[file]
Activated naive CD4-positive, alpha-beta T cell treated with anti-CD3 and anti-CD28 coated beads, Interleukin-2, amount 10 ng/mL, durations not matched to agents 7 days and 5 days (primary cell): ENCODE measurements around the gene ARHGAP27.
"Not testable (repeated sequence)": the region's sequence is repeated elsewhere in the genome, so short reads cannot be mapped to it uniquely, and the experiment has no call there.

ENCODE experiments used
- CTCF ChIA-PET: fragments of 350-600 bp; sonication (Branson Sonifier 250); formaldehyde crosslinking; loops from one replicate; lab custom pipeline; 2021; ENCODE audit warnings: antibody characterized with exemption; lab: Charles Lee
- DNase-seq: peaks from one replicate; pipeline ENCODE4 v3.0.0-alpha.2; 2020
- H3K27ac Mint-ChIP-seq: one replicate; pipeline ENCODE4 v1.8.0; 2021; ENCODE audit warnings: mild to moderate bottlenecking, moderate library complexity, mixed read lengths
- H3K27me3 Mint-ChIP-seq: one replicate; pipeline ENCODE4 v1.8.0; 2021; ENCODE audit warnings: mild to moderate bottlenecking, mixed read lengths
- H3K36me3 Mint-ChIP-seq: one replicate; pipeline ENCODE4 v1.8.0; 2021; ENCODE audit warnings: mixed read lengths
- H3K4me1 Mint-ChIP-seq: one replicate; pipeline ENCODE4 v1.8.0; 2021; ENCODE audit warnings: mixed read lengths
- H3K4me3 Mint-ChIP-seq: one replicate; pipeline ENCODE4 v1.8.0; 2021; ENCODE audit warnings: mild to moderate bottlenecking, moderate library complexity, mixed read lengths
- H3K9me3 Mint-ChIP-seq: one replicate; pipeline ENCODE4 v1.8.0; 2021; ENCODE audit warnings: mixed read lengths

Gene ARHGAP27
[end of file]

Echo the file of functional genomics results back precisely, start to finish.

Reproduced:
Activated naive CD4-positive, alpha-beta T cell treated with anti-CD3 and anti-CD28 coated beads, Interleukin-2, amount 10 ng/mL, durations not matched to agents 7 days and 5 days (primary cell): ENCODE measurements around the gene ARHGAP27.
"Not testable (repeated sequence)": the region's sequence is repeated elsewhere in the genome, so short reads cannot be mapped to it uniquely, and the experiment has no call there.

ENCODE experiments used
- CTCF ChIA-PET: fragments of 350-600 bp; sonication (Branson Sonifier 250); formaldehyde crosslinking; loops from one replicate; lab custom pipeline; 2021; ENCODE audit warnings: antibody characterized with exemption; lab: Charles Lee
- DNase-seq: peaks from one replicate; pipeline ENCODE4 v3.0.0-alpha.2; 2020
- H3K27ac Mint-ChIP-seq: one replicate; pipeline ENCODE4 v1.8.0; 2021; ENCODE audit warnings: mild to moderate bottlenecking, moderate library complexity, mixed read lengths
- H3K27me3 Mint-ChIP-seq: one replicate; pipeline ENCODE4 v1.8.0; 2021; ENCODE audit warnings: mild to moderate bottlenecking, mixed read lengths
- H3K36me3 Mint-ChIP-seq: one replicate; pipeline ENCODE4 v1.8.0; 2021; ENCODE audit warnings: mixed read lengths
- H3K4me1 Mint-ChIP-seq: one replicate; pipeline ENCODE4 v1.8.0; 2021; ENCODE audit warnings: mixed read lengths
- H3K4me3 Mint-ChIP-seq: one replicate; pipeline ENCODE4 v1.8.0; 2021; ENCODE audit warnings: mild to moderate bottlenecking, moderate library complexity, mixed read lengths
- H3K9me3 Mint-ChIP-seq: one replicate; pipeline ENCODE4 v1.8.0; 2021; ENCODE audit warnings: mixed read lengths

Gene ARHGAP27